Cardiac Services


ECG (Electrocardiogram)

The ECG is a graph of the electrical activity of the heart. Your doctor uses the ECG to assess your heart rhythm, diagnose poor blood flow to the heart muscle, diagnose a heart attack, and diagnose abnormalities such as heart chamber enlargement and abnormal electrical conduction.

Holter Monitor

A Holter monitor is a portable ECG recorder that is worn during your normal daily activities, including sleep. It can be worn up to 48 hours. The electrical impulses are continuously recorded and stored in the Holter monitor. A technician analyzes the recording and looks for any abnormalities of the rhythm and prepares a full report for the doctor’s review and interpretation.

Event Monitor

This device, similar to a Holter monitor, is worn during normal daily activities including sleeping; however, it is worn for a longer period of time. It is used for arrhythmias that occur less frequently. The rhythm can be sent immediately or saved and transmitted later, over the phone line. The technician will give the recordings to a Cardiologist for review. If the reading indicates an emergency the technician will instruct you to go to the emergency room.

Stress Test

The exercise stress test involves exercising on a treadmill while you are closely monitored. The test is used to: Determine your likelihood of having coronary artery disease, identify abnormal heart rhythms and evaluate the effectiveness of your cardiac treatment plan.

Cardiolite Stress Test

A nuclear exercise stress test is used to evaluate blood flow to the heart. During the test, a small amount of radioactive tracer is injected into a vein. A special camera, called a gamma camera, detects the radiation released by the tracer to produce computer images of the heart. These images, obtained at rest and after exercise, are compared to evaluate coronary blood flow.

Persantine Stress Test

If you are unable to exercise on a treadmill for a stress test, a medication, called dipyridamole (Persantine) is used instead of exercise to test the heart's blood flow.


An imaging procedure that uses high frequency sound waves to create a moving picture outline of the heart’s valves and chambers directed by a hand held wand or transducer placed on the chest. Echo is often combined with Doppler ultrasound and color Doppler to evaluate blood flow across the heart's valves to detect abnormal leakage or blockage.

Transespheageal Echocardiography

An invasive imaging procedure that creates a picture of the heart's movement, valves and chambers using high frequency sound waves that come from a small transducer passed down your throat. TEE provides clear images of the heart's movement because the transducer is close to the heart and limits interference from air in the lungs. Echo is often combined with Doppler ultrasound and color Doppler to evaluate blood flow across the heart's valves.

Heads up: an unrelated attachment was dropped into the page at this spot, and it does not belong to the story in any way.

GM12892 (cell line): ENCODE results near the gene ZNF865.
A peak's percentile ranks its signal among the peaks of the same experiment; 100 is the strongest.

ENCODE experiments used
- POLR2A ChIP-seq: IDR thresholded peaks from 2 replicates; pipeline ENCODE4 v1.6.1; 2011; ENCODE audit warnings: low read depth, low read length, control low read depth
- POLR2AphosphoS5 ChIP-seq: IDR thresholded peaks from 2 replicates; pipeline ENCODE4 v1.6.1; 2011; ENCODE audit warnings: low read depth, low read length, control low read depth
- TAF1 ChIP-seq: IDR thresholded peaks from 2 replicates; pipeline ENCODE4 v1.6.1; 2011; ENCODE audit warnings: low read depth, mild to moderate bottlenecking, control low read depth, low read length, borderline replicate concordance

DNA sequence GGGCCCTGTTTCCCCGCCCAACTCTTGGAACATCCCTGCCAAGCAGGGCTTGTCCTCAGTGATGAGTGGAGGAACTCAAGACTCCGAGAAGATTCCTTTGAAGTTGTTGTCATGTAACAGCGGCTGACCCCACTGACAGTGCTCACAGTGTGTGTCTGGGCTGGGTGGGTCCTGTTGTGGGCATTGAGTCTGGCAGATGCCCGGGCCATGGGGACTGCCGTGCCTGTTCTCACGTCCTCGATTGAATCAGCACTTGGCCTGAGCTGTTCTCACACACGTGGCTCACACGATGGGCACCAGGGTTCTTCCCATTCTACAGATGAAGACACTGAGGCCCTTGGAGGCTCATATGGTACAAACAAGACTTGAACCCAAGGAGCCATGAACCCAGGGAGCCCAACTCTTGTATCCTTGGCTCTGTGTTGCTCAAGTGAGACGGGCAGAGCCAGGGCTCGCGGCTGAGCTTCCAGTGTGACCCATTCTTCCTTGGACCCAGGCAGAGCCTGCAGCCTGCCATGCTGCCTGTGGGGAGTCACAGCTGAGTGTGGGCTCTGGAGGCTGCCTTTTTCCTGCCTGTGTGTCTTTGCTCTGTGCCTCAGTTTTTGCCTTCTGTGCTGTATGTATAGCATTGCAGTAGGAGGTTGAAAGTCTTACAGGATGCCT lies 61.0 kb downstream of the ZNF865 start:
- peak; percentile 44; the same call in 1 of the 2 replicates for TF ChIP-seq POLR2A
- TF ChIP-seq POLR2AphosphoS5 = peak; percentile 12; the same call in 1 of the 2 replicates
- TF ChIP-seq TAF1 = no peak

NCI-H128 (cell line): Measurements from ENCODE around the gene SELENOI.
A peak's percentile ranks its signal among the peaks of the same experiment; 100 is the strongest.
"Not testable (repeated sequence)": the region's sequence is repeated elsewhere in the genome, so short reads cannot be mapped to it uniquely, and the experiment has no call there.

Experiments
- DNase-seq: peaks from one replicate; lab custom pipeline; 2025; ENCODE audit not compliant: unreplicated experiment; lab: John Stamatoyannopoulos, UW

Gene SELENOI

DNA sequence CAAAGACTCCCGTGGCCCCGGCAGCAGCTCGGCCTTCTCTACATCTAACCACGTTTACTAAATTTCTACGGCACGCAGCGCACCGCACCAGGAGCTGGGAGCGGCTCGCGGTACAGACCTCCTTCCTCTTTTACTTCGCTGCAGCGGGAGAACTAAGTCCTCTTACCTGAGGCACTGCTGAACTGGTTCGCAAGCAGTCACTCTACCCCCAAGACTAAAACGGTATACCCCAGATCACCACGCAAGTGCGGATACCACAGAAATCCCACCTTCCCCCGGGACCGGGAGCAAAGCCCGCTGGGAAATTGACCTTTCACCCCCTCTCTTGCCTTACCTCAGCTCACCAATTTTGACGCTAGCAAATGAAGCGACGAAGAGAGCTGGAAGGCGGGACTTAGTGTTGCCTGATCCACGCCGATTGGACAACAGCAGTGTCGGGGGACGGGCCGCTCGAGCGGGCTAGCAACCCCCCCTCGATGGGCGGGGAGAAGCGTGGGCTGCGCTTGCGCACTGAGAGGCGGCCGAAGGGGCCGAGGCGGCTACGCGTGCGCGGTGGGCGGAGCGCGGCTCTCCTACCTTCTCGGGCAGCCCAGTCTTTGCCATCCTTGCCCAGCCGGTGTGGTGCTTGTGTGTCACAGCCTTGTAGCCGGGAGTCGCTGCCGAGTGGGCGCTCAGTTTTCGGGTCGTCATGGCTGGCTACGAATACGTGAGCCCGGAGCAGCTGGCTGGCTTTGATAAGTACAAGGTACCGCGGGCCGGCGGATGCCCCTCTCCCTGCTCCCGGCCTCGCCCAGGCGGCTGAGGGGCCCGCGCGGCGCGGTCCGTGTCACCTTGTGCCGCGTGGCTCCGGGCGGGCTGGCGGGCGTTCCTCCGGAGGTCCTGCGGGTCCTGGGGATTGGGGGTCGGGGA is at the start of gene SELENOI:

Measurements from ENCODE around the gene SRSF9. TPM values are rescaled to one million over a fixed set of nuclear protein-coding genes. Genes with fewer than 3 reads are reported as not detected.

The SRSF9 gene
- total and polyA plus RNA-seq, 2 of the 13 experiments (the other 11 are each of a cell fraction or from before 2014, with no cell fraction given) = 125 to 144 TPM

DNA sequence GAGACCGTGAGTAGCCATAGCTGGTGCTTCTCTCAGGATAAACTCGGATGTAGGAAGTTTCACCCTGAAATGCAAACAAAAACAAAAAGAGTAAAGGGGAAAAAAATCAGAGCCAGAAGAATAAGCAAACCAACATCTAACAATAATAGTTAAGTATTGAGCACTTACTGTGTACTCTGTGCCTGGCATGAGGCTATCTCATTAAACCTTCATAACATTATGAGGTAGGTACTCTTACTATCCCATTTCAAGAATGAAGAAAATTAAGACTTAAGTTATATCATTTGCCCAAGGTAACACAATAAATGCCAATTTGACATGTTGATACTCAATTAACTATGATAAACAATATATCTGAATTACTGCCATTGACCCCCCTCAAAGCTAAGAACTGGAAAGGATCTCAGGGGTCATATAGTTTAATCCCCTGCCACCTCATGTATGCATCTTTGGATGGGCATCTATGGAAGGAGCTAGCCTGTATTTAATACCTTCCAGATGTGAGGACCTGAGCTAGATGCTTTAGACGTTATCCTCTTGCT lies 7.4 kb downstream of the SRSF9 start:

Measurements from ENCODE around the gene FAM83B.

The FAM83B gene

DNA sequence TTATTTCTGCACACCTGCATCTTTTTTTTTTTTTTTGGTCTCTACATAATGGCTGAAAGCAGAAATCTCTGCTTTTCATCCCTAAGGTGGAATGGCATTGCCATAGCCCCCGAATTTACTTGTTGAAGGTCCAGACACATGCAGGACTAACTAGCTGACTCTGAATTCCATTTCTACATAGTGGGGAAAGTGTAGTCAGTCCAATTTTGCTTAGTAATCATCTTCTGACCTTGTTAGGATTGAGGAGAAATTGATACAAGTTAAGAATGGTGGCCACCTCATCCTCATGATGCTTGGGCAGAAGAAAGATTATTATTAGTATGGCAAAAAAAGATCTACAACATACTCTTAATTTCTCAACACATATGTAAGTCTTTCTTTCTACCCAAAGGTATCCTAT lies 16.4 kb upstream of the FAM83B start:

Stress Echocardiography

The exercise stress echo test involves exercising while you are closely monitored. An echocardiogram is done at rest and at peak heart rate after exercise. The images are compared to determine how well your heart tolerates activity; Evaluate the function of your heart and valves; Determine your likelihood of having coronary artery disease; and Evaluate the effectiveness of your cardiac treatment plan.

Dobutamine Stress Echocardiography

A procedure that involves infusing a medication through an intravenous (IV) line, called dobutamine, while you are closely monitored.  Dobutamine stimulates your heart and is used when you are unable to exercise on a treadmill. An echocardiogram is done at rest and throughout the procedure to evaluate your heart and valve function.

Carotid Duplex Ultrasound

An imaging procedure that uses high-frequency sound waves to view the blood vessels in the neck and to determine the presence of narrowing in the carotid arteries.

Vascular Ultrasound

A non-invasive ultrasound method (also called a duplex study) used to examine the circulation of the arteries and/or the veins in the arms and legs.

Ankle Brachial Index (ABI)/Segmental Arterial Pressures

The ABI is a measurement of the blood pressure at the ankle compared to the blood pressure in the arm. The blood pressure cuffs are placed on the limbs and inflated, while Doppler is used to listen to blood flow in the leg and arm. The ABI helps your physician diagnose arterial disease in the legs, but it does not identify where arteries are blocked.  Segmental arterial pressures help localize an arterial obstruction by using cuffs at 3 to 4 levels placed on the legs.

Testing Locations

Quality exams are performed by experienced technologists and physicians, using the latest digital technology in a comfortable, friendly environment.

Feather River Hospital
Monday-Friday, 7:30 a.m. – 5:00 p.m.

Feather River Outpatient Clinic – Clark Road
Monday-Friday, 7:30 a.m. – 5:00 p.m.
Phone: (530) 876-7907
Fax: (530) 876-7989

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